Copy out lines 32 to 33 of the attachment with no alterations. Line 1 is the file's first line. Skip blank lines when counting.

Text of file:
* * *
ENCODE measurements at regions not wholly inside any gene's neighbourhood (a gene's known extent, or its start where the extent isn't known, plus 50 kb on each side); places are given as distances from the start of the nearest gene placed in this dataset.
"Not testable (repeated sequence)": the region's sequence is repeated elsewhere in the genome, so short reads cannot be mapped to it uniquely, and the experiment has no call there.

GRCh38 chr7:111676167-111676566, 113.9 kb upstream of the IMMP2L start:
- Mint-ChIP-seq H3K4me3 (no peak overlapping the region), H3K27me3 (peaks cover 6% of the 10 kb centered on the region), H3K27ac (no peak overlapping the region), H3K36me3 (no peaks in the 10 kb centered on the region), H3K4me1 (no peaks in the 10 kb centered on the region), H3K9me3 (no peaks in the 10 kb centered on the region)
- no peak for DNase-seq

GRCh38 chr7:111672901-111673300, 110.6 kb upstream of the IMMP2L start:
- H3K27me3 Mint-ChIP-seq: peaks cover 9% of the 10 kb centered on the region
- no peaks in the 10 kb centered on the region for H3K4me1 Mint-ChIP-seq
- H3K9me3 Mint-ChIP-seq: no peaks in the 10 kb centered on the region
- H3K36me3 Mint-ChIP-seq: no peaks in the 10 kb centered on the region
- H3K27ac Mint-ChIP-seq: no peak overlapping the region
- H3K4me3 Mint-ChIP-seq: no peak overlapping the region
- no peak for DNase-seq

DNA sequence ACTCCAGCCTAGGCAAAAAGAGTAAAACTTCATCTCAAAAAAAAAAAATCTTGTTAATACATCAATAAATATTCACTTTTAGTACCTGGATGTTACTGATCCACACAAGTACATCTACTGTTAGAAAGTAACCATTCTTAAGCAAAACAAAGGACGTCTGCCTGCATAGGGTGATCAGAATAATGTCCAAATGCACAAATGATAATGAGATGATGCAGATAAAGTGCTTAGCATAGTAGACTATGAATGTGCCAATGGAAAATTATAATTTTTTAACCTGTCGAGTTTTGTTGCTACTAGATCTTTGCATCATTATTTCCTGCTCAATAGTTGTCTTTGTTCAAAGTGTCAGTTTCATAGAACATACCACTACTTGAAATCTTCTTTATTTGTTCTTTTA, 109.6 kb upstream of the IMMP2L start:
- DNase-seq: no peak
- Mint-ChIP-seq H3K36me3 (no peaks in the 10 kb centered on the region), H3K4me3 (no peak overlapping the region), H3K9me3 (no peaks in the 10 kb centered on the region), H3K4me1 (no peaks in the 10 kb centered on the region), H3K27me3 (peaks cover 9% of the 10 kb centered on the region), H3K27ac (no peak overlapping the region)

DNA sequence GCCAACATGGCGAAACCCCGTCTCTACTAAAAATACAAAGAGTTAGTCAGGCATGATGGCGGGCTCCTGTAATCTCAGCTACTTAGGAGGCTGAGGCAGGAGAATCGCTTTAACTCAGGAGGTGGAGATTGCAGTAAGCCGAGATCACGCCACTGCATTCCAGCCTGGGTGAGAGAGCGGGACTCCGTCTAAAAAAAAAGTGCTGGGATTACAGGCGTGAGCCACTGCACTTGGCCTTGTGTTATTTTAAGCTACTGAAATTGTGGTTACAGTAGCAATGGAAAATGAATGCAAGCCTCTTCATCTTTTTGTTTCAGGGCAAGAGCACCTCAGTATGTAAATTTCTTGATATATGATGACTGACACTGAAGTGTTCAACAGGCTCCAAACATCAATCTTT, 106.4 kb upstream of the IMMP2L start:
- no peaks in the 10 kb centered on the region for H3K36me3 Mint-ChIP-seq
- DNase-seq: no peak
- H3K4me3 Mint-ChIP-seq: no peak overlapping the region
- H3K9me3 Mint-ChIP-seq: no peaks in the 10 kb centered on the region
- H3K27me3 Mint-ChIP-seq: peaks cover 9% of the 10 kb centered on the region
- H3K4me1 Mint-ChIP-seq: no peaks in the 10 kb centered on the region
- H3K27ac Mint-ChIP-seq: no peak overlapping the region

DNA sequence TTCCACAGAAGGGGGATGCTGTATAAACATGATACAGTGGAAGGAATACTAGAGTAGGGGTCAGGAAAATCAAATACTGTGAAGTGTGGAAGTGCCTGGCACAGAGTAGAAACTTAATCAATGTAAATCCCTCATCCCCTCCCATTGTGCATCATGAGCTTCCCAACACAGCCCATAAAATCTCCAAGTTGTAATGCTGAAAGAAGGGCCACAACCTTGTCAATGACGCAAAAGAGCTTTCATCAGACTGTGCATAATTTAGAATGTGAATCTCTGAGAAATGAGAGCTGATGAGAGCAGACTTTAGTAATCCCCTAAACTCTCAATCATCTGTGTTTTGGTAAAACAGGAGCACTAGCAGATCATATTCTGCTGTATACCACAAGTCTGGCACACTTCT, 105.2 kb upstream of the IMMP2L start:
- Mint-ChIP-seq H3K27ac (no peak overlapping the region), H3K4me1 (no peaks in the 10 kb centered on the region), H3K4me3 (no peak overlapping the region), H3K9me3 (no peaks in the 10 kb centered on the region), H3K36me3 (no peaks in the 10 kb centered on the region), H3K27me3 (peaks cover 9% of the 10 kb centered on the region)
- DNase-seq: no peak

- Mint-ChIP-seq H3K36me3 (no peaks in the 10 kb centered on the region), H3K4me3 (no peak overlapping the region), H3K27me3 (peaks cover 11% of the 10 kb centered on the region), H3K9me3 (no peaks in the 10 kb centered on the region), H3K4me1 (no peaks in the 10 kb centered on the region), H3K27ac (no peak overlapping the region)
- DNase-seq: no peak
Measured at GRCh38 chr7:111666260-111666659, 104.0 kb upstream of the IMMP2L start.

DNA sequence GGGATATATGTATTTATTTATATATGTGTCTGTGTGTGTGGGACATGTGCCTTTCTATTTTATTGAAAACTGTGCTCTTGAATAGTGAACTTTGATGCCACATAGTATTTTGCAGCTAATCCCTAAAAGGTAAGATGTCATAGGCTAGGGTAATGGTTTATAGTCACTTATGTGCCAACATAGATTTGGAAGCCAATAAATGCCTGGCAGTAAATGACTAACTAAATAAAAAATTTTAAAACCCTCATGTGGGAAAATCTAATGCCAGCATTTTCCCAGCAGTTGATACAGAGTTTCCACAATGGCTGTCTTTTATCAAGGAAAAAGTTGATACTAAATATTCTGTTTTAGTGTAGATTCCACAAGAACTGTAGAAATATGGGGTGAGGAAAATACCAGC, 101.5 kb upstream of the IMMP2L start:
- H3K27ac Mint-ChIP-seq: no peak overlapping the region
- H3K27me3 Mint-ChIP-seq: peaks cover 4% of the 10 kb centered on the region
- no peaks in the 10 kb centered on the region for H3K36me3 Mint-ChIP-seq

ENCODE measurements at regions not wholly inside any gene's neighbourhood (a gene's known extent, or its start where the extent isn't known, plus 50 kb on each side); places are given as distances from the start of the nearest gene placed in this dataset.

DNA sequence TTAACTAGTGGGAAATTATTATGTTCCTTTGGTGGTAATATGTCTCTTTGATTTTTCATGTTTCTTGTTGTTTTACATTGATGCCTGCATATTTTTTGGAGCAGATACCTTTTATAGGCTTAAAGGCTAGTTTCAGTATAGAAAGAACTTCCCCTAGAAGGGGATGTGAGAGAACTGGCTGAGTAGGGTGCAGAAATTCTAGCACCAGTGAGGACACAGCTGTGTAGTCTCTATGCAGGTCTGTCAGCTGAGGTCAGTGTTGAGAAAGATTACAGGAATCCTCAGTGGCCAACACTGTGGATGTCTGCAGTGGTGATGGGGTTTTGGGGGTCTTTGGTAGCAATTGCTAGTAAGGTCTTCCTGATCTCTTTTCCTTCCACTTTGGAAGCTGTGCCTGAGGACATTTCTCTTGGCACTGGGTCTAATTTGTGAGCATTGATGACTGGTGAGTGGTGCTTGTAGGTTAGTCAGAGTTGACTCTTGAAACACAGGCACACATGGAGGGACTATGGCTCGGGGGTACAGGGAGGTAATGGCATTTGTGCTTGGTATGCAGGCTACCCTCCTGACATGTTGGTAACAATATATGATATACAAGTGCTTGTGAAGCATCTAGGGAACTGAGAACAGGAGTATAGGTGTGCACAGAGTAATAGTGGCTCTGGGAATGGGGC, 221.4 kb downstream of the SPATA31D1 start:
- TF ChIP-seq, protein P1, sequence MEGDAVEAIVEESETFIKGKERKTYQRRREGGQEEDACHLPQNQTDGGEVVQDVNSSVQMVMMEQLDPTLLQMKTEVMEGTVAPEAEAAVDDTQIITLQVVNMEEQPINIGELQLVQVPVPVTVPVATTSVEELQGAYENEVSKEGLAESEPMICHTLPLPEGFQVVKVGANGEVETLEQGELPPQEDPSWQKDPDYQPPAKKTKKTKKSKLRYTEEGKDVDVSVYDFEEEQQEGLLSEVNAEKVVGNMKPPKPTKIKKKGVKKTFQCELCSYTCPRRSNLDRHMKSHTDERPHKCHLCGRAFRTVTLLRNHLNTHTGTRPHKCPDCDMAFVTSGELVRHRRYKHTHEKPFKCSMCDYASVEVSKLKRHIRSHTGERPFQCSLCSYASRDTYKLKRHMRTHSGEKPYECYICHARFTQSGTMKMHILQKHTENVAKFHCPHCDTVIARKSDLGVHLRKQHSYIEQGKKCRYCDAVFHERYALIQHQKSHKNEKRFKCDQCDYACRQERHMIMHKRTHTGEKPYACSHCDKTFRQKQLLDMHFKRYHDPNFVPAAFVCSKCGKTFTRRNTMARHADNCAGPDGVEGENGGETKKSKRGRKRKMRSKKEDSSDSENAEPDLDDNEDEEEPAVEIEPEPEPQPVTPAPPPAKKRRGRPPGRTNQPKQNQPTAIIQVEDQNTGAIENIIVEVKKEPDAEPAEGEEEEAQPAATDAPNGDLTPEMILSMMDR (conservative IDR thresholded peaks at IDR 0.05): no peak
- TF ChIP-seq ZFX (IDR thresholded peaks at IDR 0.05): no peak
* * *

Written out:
- H3K27ac Mint-ChIP-seq: no peak overlapping the region
- H3K27me3 Mint-ChIP-seq: peaks cover 4% of the 10 kb centered on the region